Cléante, appalled by what he’s just witnessed, attempts to reason with Orgon, and to warn him of the dangers Tartuffe poses. Orgon, however, refuses to listen to reason, asserting that he loves Tartuffe more than his “mother, children, brother, and wife.” He recounts meeting Tartuffe in a Church, and marvels at this “holy man’s” ostentatious shows of piety, which Orgon considers to be sincere.
Despite Cléante’s attempts at reason and logic, Orgon is completely unable to listen. He believes Tartuffe’s piety and holiness to be utterly sincere, and is so convinced that he seems incapable of hearing any evidence to the contrary. Orgon’s elevation of Tartuffe above his own family is not natural for a father to do.
Accused of impiety by Orgon, Cléante explains the difference between hypocrisy and honesty, asserting that men often fail to listen to reason when they become emotional and immoderate. Using various examples, he contrasts true holy men with those who simply use religion for their own hypocritical ends. He states that a man can be pious while also being reasonable, but warns Orgon that Tartuffe is not that kind of man.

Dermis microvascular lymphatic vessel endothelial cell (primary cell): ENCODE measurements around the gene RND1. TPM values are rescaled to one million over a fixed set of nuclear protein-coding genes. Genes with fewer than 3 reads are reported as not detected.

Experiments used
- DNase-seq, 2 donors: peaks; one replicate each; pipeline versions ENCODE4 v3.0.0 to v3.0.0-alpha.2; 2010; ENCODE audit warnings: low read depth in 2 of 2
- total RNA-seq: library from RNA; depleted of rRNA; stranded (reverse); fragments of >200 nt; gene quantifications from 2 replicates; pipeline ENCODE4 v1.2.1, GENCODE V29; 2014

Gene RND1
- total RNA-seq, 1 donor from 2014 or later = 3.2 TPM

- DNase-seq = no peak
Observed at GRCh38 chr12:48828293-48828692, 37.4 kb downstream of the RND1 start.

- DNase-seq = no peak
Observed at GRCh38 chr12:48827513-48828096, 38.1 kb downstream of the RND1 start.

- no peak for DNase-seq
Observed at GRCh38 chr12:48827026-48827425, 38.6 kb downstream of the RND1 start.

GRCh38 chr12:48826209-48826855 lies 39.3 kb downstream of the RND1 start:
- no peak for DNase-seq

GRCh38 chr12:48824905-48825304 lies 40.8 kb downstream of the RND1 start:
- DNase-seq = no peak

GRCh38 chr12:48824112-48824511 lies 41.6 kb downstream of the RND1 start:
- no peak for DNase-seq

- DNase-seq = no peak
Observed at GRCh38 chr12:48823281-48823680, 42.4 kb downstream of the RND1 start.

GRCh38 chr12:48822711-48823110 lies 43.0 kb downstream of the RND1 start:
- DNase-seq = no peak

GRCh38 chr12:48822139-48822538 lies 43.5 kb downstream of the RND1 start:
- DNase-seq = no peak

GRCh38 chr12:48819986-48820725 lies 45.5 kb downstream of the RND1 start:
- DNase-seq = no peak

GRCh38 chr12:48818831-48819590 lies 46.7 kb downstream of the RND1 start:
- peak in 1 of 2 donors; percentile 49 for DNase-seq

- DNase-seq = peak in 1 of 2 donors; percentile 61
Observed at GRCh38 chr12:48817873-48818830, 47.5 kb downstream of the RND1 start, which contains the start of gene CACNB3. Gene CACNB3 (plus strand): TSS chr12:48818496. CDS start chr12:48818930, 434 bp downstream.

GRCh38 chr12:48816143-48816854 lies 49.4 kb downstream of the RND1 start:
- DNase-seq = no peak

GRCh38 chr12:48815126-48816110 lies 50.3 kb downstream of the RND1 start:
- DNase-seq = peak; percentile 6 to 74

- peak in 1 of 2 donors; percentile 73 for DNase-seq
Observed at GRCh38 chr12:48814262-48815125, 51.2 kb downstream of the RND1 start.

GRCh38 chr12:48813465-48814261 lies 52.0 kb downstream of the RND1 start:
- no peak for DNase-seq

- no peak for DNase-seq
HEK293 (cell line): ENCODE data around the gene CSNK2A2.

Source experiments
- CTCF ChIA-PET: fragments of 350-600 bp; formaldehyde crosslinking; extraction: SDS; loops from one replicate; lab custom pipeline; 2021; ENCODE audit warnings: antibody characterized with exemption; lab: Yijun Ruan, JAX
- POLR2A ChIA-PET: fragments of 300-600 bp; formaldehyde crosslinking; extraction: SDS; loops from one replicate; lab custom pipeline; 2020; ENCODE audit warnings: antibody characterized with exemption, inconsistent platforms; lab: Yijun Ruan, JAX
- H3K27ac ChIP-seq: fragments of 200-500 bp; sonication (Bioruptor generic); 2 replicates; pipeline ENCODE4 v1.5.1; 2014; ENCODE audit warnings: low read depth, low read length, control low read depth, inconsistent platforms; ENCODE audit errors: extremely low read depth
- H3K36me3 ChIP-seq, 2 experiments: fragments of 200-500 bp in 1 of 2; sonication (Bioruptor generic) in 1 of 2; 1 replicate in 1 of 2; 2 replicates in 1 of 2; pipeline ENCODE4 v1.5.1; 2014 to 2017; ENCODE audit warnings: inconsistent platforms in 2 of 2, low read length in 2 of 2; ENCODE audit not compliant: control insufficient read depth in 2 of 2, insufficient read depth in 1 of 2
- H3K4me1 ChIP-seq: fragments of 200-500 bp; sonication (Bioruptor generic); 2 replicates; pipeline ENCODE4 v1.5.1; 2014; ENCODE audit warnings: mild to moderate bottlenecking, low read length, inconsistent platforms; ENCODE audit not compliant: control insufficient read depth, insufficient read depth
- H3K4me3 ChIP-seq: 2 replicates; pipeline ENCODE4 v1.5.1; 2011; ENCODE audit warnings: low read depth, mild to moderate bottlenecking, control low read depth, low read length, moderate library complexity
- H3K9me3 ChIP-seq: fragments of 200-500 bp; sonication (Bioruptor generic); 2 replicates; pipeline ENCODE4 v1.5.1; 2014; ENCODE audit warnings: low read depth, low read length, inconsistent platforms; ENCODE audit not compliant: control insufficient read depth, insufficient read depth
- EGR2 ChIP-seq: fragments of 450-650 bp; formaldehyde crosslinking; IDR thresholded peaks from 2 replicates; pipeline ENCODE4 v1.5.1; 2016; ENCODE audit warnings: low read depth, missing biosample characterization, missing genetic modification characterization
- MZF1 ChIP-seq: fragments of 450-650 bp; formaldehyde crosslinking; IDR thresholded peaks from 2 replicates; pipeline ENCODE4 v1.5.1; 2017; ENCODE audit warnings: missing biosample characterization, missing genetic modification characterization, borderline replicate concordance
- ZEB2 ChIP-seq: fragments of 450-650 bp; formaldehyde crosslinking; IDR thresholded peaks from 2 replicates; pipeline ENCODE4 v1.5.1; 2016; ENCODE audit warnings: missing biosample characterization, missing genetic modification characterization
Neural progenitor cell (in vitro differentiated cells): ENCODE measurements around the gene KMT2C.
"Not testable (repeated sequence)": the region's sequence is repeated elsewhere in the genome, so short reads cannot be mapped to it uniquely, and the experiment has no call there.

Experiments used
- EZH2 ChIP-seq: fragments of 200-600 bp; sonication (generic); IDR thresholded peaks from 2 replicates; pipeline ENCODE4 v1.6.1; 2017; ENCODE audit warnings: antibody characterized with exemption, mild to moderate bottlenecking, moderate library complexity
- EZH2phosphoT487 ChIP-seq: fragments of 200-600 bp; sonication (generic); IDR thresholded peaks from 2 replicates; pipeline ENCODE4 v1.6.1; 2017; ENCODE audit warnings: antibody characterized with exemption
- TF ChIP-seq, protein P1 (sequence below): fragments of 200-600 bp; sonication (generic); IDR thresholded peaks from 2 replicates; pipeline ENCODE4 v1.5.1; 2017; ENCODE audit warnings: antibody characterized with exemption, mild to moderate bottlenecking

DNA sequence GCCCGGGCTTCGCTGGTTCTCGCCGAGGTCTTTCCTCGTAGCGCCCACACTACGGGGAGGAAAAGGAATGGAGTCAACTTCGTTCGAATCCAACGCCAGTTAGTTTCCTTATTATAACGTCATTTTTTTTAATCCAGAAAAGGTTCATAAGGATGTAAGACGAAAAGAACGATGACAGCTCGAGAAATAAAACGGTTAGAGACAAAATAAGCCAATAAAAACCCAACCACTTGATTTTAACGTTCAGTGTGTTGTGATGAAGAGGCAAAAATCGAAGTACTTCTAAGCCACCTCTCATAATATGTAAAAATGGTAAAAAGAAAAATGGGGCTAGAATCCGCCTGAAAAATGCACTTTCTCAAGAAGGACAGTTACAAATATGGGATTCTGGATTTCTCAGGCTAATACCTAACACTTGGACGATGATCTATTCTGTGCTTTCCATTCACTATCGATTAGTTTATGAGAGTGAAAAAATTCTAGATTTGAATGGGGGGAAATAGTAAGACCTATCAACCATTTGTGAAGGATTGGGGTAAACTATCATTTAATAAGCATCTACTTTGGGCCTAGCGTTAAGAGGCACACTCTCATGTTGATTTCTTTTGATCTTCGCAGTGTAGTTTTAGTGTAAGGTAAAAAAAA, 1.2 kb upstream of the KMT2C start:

In his speeches, Cléante displays the very type of reason that he praises. Using logical examples, clear language, and clear arguments, he attempts to construct a rational case against Tartuffe. Orgon, however, is too emotional to be swayed by reason.
Cléante cautiously asks Orgon if he is indeed postponing his daughter Mariane’s marriage to her beloved, Valère. Orgon replies that he is considering doing so, but refuses to tell his brother-in-law anything else. Cléante leaves to warn Valère of the trouble that is to come.
Under Tartuffe’s influence, Orgon is abusing his position as the head of his family, acting in a way that is unjust to those under his power.